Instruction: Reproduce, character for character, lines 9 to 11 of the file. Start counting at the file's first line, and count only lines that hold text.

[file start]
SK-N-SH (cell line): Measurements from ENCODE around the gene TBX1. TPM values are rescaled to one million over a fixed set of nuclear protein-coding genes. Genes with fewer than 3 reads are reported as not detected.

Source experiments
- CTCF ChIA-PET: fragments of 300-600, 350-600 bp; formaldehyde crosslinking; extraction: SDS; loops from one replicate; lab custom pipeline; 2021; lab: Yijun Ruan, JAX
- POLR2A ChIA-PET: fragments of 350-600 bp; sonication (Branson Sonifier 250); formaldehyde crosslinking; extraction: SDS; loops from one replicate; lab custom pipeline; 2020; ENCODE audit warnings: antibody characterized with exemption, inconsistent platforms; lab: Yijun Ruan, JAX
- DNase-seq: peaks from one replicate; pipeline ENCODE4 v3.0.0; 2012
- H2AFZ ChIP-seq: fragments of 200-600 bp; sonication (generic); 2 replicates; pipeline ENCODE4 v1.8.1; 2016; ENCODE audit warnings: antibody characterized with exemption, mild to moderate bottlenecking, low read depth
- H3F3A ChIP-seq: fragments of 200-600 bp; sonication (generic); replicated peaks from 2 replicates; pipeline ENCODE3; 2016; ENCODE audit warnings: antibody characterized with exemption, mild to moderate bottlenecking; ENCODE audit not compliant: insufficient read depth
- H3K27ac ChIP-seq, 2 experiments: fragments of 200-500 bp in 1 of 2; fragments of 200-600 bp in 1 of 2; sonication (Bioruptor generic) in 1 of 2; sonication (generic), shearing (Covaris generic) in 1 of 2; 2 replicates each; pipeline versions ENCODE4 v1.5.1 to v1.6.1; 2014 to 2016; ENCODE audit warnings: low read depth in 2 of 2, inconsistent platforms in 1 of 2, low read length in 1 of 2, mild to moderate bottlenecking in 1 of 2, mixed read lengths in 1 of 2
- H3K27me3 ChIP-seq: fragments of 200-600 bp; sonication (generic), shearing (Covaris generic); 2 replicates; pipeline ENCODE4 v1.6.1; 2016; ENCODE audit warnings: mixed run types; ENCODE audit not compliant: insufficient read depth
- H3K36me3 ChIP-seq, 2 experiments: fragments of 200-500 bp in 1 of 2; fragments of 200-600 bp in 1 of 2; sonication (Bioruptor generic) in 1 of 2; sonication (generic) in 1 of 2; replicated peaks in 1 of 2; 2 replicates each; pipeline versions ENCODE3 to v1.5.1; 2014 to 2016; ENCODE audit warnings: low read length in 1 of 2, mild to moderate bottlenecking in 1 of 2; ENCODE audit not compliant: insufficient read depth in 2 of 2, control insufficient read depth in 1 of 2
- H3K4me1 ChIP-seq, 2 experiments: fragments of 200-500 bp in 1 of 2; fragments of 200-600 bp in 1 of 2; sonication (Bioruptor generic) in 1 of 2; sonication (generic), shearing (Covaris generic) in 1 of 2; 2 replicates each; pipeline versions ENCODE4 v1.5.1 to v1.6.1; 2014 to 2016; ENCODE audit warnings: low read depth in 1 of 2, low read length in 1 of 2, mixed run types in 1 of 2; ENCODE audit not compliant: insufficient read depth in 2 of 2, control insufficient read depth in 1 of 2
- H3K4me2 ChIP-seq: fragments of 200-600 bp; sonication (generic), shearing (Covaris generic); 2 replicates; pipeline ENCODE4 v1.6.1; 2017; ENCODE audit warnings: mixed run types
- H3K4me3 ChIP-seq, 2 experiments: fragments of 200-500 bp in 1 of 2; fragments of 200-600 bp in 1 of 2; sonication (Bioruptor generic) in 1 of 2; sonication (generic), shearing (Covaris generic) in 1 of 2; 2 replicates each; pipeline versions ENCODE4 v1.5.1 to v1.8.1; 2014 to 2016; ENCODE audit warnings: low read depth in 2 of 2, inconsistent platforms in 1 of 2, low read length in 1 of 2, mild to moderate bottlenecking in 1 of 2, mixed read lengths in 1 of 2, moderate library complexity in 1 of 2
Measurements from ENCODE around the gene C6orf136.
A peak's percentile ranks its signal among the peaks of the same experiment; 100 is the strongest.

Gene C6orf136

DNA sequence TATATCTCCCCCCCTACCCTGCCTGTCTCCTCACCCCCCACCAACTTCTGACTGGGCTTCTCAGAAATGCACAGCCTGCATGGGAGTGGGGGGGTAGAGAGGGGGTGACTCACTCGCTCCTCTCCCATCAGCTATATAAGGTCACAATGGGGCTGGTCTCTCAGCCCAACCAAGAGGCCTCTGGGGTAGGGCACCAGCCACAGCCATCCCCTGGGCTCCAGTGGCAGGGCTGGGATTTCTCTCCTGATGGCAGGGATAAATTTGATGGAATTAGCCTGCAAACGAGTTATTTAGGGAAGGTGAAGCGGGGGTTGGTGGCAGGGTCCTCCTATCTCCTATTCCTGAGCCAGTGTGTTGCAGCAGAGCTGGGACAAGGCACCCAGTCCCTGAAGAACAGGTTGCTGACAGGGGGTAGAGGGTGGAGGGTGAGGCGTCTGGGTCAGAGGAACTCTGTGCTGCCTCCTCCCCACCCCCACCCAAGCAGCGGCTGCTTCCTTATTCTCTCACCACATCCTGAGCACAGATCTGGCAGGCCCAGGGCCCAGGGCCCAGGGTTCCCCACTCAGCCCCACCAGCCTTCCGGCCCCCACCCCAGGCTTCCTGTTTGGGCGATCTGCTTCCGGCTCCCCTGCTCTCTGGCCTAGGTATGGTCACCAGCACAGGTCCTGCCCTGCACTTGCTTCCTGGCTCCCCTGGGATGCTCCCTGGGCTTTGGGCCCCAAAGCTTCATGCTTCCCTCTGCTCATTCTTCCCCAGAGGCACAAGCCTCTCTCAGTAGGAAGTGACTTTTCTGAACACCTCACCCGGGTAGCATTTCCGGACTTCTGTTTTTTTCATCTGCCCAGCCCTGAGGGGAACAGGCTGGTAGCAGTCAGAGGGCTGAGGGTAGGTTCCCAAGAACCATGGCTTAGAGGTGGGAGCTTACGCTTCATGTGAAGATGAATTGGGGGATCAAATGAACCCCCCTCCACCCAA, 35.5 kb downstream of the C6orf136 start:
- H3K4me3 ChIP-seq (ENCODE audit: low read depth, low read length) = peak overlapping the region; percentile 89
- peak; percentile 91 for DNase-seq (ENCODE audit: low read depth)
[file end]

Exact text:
- H3K27me3 ChIP-seq: fragments of 200-600 bp; sonication (generic), shearing (Covaris generic); 2 replicates; pipeline ENCODE4 v1.6.1; 2016; ENCODE audit warnings: mixed run types; ENCODE audit not compliant: insufficient read depth
- H3K36me3 ChIP-seq, 2 experiments: fragments of 200-500 bp in 1 of 2; fragments of 200-600 bp in 1 of 2; sonication (Bioruptor generic) in 1 of 2; sonication (generic) in 1 of 2; replicated peaks in 1 of 2; 2 replicates each; pipeline versions ENCODE3 to v1.5.1; 2014 to 2016; ENCODE audit warnings: low read length in 1 of 2, mild to moderate bottlenecking in 1 of 2; ENCODE audit not compliant: insufficient read depth in 2 of 2, control insufficient read depth in 1 of 2
- H3K4me1 ChIP-seq, 2 experiments: fragments of 200-500 bp in 1 of 2; fragments of 200-600 bp in 1 of 2; sonication (Bioruptor generic) in 1 of 2; sonication (generic), shearing (Covaris generic) in 1 of 2; 2 replicates each; pipeline versions ENCODE4 v1.5.1 to v1.6.1; 2014 to 2016; ENCODE audit warnings: low read depth in 1 of 2, low read length in 1 of 2, mixed run types in 1 of 2; ENCODE audit not compliant: insufficient read depth in 2 of 2, control insufficient read depth in 1 of 2